Football scandal puts focus on Ohio St president

In the wake of football coach Jim Tressel’s stunning

resignation, attention is now focusing on the job security of Ohio

State President Gordon Gee and athletic director Gene Smith.

Both Gee and Smith offered unwavering, and in the case of Gee,

gushing-to-the-point-of-embarrassing support for Tressel at a March

8 news conference.

Since then, it’s become clearer that the NCAA may take a hard

line on the university’s transgressions, and Tressel’s resignation

under pressure was likely the first attempt to minimize damage to

the university.

But the university is already facing new allegations about its

football program, including questions about cars driven by

quarterback Terrelle Pryor and a growing number of alleged

violations involving players’ sales of OSU memorabilia. Ohio State

faces an Aug. 12 date with the NCAA’s committee on infractions,

which could lead to vacated games and seasons, a bowl ban and

recruiting limitations.

The setbacks couldn’t come at a worse time, as Gee leads a $2.5

billion fundraising campaign, OSU’s biggest ever, and the

university prepares for a tuition increase in light of decreased

state aid.

Ohio State trustees referred calls to Gee’s office, and both Gee

and Smith declined comment on Tuesday.

Both were thought to be distancing themselves from Tressel –

despite their earlier praise of the coach’s integrity and honesty –

in the weeks leading up to Monday’s stunning resignation. Likewise,

both played roles in Tressel’s shocking departure.

Tressel was forced to step aside in the midst of an NCAA

investigation of his program. In his resignation letter, he called

the inquiry by the sport’s sanctioning body a ”distraction.”

Five top players – including Pryor – were suspended in December

for the first five games of the 2011 season for accepting cash and

tattoos from the owner of a local tattoo parlor. Edward Rife, a big

Buckeyes fan and sports memorabilia collector, owned Fine Line Ink.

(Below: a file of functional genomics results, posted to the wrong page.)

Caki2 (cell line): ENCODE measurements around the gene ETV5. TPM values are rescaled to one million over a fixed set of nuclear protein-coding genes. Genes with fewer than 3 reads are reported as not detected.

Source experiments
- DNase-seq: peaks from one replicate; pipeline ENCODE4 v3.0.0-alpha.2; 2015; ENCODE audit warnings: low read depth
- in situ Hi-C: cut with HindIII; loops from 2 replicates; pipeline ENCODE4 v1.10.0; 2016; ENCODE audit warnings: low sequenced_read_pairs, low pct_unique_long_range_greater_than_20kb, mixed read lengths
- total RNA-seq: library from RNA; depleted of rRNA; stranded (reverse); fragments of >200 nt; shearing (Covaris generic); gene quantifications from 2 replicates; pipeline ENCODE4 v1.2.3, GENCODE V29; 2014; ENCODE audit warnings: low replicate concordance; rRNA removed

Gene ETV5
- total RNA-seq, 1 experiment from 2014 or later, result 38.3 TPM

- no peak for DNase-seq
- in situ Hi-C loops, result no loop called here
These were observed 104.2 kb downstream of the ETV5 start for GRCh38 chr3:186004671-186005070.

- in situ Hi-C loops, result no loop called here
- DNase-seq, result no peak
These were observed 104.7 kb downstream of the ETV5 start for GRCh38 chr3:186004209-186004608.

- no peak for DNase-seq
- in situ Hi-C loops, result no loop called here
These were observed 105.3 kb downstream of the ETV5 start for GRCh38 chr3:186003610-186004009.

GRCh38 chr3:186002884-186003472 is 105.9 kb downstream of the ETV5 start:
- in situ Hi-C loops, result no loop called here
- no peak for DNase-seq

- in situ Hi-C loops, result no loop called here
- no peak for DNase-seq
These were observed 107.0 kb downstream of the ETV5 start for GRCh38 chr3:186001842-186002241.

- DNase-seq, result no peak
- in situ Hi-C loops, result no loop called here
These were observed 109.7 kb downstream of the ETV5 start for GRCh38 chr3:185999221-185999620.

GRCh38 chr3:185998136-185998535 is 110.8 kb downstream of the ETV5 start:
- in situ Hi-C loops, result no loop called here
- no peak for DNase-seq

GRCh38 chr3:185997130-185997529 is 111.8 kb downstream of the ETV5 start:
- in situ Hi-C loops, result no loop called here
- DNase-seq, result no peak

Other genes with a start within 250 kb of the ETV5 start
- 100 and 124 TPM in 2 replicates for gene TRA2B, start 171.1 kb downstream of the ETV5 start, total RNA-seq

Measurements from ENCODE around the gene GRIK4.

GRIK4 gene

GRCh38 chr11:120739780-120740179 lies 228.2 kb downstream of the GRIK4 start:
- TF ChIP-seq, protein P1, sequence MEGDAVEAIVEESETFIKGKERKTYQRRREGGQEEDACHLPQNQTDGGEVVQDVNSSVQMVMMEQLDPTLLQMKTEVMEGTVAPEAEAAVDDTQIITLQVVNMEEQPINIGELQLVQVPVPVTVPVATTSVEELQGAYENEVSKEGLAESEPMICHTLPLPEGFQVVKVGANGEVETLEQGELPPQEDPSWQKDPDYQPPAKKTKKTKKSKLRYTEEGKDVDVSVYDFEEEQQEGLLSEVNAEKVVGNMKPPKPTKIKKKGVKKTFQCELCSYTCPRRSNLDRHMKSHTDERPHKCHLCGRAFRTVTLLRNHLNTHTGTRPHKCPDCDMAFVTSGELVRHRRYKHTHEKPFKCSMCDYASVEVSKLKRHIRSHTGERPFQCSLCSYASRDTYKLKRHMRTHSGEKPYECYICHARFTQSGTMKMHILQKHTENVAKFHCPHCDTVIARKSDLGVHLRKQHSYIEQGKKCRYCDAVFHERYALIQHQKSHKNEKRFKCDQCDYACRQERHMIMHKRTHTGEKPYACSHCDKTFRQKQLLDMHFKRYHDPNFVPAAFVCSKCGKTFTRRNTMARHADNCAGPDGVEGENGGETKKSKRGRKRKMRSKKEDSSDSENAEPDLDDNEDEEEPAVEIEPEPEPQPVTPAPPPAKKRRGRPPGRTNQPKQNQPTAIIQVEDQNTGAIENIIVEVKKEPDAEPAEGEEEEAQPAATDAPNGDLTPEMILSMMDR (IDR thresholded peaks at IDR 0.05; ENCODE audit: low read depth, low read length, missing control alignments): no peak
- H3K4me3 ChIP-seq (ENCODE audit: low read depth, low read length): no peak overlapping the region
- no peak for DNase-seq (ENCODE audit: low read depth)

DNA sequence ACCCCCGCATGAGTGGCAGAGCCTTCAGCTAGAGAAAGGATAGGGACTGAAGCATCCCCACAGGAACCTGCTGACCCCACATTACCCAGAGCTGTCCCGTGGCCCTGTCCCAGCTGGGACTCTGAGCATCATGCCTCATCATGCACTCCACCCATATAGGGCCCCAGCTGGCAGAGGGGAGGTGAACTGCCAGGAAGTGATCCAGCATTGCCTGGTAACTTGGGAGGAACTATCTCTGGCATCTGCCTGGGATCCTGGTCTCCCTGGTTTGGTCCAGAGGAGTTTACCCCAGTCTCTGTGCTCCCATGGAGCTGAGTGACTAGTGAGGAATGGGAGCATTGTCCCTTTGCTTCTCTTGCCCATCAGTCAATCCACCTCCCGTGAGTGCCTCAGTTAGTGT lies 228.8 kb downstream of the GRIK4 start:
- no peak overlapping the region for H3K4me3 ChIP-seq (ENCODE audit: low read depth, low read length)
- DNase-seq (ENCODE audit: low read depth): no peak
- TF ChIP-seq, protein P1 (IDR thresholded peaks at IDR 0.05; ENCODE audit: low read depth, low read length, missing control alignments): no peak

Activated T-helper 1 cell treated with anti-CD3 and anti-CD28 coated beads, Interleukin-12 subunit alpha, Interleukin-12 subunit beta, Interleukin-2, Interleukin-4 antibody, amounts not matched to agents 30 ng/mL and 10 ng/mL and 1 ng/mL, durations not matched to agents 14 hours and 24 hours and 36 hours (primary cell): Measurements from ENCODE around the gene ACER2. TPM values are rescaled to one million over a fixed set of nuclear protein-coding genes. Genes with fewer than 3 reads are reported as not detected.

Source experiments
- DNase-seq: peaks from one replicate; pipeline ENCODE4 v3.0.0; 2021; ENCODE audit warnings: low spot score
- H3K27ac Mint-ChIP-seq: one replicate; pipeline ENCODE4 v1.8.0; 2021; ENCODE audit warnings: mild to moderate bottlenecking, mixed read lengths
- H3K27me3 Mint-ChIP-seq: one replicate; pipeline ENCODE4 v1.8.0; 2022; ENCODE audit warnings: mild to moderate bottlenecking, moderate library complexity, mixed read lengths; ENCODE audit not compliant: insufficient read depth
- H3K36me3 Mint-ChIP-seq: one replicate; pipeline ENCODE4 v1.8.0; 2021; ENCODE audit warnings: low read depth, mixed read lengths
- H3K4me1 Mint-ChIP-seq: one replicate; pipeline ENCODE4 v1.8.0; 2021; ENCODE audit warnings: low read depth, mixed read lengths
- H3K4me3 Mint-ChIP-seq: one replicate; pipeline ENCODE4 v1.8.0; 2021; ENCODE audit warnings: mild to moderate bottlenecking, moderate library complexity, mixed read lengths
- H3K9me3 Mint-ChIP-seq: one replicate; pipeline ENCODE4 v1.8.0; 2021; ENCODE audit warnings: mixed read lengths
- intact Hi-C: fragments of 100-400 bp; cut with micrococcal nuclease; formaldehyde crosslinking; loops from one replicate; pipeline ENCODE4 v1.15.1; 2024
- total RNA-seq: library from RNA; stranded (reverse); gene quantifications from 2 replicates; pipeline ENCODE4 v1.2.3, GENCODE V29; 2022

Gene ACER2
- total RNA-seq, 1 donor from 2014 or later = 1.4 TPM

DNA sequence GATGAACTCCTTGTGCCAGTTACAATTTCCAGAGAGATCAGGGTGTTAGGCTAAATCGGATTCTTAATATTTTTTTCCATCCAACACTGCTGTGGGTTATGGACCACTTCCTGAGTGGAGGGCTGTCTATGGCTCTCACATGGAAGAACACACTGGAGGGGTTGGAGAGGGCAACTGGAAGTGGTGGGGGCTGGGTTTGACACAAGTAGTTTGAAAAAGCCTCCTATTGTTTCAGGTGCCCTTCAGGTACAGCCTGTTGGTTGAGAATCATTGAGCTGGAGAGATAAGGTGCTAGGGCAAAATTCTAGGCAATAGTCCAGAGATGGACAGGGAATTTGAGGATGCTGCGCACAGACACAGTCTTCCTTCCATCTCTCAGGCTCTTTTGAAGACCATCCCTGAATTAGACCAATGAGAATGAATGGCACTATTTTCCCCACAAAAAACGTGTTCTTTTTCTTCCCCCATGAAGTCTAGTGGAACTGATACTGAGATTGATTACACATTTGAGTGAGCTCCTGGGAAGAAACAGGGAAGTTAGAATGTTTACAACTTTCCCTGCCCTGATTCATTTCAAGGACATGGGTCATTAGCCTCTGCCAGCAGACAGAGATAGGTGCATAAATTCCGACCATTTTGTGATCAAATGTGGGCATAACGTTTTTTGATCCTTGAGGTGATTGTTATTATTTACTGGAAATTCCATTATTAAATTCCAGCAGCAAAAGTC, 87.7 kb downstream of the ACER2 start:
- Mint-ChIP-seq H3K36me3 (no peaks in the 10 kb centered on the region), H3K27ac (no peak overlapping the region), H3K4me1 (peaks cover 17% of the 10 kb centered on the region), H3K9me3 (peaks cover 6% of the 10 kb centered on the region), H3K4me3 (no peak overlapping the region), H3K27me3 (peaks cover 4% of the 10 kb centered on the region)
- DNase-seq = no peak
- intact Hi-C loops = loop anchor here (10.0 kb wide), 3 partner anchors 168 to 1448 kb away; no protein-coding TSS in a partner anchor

Dozens of autographed items including jerseys and gloves, along

with Big Ten championship rings and even Pryor’s Fiesta Bowl

sportsmanship award, were discovered in a raid on Rife’s business

by the U.S. Attorney’s office.

Tressel received an email in April 2010 telling him of the

players’ involvement with Rife and also disclosing that they were

selling the items, a clear violation of NCAA rules against improper

benefits for athletes. Yet Tressel did not notify his Ohio State

superiors, the NCAA or the university’s compliance department as he

was required by the NCAA and his own contract. Instead, he

forwarded the original email to Pryor’s ”mentor” in his hometown

of Jeannette, Pa.

Smith met with Tressel on Sunday night and again on Monday,

making it clear that the coach needed to resign. Gee also had a

hand in the situation. He selected a special, eight-person

committee of administrators and members of the university’s board

of trustees to review and analyze all aspects of the issues

surrounding the beleaguered football program.

In a note to the board of trustees notifying them of Tressel’s

resignation, Gee said he had been ”actively reviewing” the

matter.

Even if the NCAA – which continues to investigate Ohio State’s

athletic department – were to find nothing else wrong with the

program, there has been a rising tide of dissatisfaction with both

Smith and Gee by alumni, fans and donors.

Gee, in his second stint as president of Ohio State in addition

to being in charge at West Virginia, Colorado, Vanderbilt and

Brown, has been a rainmaker for the university, bringing in large

donors and large contributions. It’s the biggest reason why the

energetic man in the trademark bow tie is the highest-paid Division

I university president in the country at around $1.2 million.

Gee didn’t help his cause with a joke he made at a March 8 news

conference when asked by a reporter if he had considered firing

Tressel.

”No, are you kidding?” Gee said. ”Let me just be very clear:

I’m just hopeful the coach doesn’t dismiss me.”

That could not have played well with administrators and

academicians fighting the lingering image of Ohio State as a

football factory.

Smith also heaped praise on Tressel during the March news

conference, saying, ”He is our coach and we trust him

implicitly.”

In a subsequent interview with The Associated Press, Smith

conceded that the news conference had been ”a nightmare.”

Now with Tressel out of the picture, both Gee and Tressel are

the easiest targets left. With the NCAA still probing the athletic

department and with headline-grabbing reports almost every day that

athletes were coddled and received cash and cars, they are taking

the heat from fans and media.

Their fate will rest in the hands of the board of trustees and

the movers and shakers behind the scenes of one of the nation’s

largest universities.